Diary for My Father and Mother (1990)

Not as powerful or involving as Meszaros’ previous semi-autobiographical ‘Diaries’, but as an opportunity to grasp how the 1956 Hungarian Revolution impacted and divided its people, it does an adequate job. 

Rating: 3.5 out of 5.

Review #2,194

Dir. Marta Meszaros
1990 | Hungary | Drama | 111 mins | 1.66:1 | Hungarian
Not rated – likely to be NC16 for some mature themes and disturbing images

Cast: Zsuzsa Czinkoczi, Jan Nowicki, Anna Polony
Plot: Juli grows into adulthood and becomes a director in the shadow of the 1956 Hungarian uprising. Coming from the intelligentsia, she sees her entourage react differently to the revolution. 
Awards:
Source: Hungarian National Film Archive

Accessibility Index
Subject Matter: Moderate – Hungarian Revolution

Narrative Style: Slightly Complex
Pace: Slightly Slow
Audience Type: General Arthouse

Viewed: MUBI
Spoilers: No


The third of Marta Meszaros’ semi-autobiographical ‘Diaries’, which are her best-known works, Diary for My Father and Mother may not be as powerful or involving as what had come before, but taken together, these films are an excellent primer to learning more about the history and politics of postwar Hungary as it fell under Soviet communist rule. 

Here, the orphaned Juli (as reprised by Zsuzsa Czinkoczi) faces the 1956 Hungarian Revolution head-on as she grapples with the decisions of some of the older folks who have brought her up or taken care of her over the years. 

Jan Nowicki, a reliable regular in Meszaros’ stable of actors, gets more screen time here than in Diary for My Loves (1987), playing Janos, a father figure to Juli.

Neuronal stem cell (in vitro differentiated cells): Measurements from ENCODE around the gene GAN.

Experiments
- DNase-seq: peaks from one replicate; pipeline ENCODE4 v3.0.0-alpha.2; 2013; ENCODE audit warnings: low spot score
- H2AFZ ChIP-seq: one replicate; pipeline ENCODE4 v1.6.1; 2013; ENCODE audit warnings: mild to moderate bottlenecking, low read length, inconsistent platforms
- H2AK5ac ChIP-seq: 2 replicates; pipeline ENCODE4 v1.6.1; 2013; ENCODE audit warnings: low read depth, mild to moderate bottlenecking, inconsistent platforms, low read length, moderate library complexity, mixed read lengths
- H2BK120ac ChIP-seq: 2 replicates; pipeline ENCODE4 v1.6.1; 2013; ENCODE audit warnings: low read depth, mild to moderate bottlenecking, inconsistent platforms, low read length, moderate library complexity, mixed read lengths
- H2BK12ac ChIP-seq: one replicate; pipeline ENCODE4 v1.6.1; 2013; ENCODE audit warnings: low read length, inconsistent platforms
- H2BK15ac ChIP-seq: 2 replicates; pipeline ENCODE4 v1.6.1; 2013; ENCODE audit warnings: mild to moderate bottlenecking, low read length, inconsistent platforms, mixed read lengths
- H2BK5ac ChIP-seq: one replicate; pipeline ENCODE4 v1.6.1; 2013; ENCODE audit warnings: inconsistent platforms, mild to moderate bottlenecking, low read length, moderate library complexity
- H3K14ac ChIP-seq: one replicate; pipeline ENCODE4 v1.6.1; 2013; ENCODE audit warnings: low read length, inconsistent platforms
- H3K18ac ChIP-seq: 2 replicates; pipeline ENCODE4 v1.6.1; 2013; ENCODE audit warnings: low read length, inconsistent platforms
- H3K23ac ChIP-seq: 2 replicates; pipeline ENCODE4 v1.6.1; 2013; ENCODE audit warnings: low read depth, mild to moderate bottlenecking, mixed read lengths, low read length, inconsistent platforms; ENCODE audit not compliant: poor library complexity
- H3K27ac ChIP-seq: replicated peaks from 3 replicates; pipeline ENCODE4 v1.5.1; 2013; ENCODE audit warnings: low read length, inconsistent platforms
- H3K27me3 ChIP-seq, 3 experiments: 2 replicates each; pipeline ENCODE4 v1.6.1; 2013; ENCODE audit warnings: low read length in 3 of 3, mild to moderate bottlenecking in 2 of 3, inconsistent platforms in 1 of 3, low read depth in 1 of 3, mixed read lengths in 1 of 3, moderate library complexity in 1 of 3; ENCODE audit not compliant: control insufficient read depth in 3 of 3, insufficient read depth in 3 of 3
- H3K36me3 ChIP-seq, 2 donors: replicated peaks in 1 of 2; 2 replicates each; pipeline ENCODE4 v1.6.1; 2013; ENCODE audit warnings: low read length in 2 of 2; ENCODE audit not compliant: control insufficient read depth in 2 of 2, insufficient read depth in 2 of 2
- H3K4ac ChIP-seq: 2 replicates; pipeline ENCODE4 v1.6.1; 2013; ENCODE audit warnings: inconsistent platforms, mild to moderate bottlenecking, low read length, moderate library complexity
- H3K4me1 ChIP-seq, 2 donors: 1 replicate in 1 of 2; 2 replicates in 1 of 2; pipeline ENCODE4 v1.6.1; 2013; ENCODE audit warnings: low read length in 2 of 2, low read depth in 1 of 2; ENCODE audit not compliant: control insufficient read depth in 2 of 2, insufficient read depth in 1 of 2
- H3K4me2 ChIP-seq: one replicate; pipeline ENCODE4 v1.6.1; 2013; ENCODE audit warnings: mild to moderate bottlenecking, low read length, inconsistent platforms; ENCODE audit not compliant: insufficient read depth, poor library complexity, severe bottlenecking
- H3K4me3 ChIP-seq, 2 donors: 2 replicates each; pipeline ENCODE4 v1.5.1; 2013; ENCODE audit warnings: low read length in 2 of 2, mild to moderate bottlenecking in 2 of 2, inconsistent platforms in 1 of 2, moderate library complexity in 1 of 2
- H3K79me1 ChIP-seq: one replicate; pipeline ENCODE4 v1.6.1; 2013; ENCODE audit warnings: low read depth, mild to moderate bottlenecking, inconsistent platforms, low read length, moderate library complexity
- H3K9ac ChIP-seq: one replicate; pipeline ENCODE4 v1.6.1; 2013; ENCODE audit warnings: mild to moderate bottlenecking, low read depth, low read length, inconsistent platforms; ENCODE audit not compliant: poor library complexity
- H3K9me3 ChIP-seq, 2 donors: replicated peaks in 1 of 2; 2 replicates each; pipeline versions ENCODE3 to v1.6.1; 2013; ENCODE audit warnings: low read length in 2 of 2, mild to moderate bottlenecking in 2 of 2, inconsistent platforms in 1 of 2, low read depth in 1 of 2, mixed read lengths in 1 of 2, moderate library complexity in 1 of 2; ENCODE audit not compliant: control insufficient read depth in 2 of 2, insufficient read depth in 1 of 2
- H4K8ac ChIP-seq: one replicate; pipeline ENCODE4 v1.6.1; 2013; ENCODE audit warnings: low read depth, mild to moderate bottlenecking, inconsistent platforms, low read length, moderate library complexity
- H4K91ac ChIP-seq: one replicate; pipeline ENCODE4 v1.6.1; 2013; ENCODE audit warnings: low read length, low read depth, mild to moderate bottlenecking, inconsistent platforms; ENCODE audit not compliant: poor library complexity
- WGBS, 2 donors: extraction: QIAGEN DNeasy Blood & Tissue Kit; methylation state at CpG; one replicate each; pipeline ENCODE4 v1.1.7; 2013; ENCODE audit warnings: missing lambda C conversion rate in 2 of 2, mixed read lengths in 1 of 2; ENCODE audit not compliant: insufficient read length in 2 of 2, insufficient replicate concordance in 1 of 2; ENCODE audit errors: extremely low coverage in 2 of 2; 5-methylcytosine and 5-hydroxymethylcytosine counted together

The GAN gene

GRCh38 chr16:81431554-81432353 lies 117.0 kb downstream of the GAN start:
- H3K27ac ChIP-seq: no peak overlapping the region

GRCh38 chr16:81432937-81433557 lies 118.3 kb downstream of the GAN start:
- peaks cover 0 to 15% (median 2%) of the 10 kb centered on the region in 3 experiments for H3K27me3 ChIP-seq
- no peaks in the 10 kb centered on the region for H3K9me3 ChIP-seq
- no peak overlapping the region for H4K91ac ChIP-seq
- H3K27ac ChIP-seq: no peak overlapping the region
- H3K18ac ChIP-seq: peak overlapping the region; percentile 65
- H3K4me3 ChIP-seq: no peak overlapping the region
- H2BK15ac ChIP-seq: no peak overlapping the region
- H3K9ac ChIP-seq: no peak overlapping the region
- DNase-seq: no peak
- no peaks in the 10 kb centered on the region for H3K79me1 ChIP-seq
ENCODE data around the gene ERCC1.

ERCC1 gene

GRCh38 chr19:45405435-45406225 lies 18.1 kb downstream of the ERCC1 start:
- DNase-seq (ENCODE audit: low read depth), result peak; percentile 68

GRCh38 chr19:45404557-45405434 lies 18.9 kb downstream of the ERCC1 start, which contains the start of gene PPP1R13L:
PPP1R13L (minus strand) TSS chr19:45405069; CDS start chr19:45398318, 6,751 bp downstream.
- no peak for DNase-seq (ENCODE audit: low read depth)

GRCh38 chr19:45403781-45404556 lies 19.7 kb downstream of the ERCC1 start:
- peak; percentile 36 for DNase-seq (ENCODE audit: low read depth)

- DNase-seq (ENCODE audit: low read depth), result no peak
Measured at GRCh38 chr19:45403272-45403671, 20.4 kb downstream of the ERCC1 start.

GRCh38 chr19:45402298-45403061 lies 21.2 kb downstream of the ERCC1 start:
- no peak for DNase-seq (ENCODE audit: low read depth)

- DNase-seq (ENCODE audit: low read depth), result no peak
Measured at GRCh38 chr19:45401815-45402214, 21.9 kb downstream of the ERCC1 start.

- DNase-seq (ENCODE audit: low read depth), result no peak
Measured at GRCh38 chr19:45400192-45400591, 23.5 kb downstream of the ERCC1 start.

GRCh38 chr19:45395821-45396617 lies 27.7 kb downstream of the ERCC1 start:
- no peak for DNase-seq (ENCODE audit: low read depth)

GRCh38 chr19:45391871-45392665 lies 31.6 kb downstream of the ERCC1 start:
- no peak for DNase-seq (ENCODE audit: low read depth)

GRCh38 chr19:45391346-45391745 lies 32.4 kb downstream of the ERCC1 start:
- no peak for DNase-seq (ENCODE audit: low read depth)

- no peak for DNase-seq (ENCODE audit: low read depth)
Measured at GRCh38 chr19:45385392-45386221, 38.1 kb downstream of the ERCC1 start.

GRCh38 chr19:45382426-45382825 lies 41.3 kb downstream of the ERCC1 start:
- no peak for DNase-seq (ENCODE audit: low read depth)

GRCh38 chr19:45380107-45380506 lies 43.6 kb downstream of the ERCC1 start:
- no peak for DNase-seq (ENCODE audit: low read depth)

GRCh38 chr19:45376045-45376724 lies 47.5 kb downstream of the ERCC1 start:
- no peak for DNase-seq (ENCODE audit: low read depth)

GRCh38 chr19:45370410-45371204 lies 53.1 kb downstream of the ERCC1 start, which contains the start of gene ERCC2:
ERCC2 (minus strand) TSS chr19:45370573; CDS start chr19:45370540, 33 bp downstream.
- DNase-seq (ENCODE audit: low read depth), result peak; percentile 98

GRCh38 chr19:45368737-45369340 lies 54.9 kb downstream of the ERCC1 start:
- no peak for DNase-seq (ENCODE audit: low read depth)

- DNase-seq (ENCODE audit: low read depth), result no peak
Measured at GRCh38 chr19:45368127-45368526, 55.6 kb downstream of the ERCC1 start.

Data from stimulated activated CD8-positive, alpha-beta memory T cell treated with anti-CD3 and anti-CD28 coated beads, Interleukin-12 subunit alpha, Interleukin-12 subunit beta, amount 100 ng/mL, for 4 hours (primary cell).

“All sacrifices were in vain.”

While Hungary and its people are caught in two minds as politics and ideologies turn friends into enemies—there are those who support the Soviet intervention, while others like Janos, believe in his nation’s ability to self-govern and be free of oppression—haunted pasts, guilt and the fear of being betrayed begin to trickle into the psyche of almost everyone who harbours certain beliefs, whether as an ‘anti’ or a ‘pro’. 

Meszaros’ filmmaking remains supple despite the more serious subject matter, and the film gives us a painful if inevitable climax that closes the trilogy. 

One of the more memorable sequences of this ‘Diary’ sees a dozen or so people, most familiar to Juli, celebrating New Year’s Eve with song-and-dance despite a night curfew imposed by the Soviets keeping them indoors. 

The film is as much a celebration of the Hungarian people and their spirit, as it is the sacrifices some made in the belief that they were doing the right thing for their country.  

Grade: B


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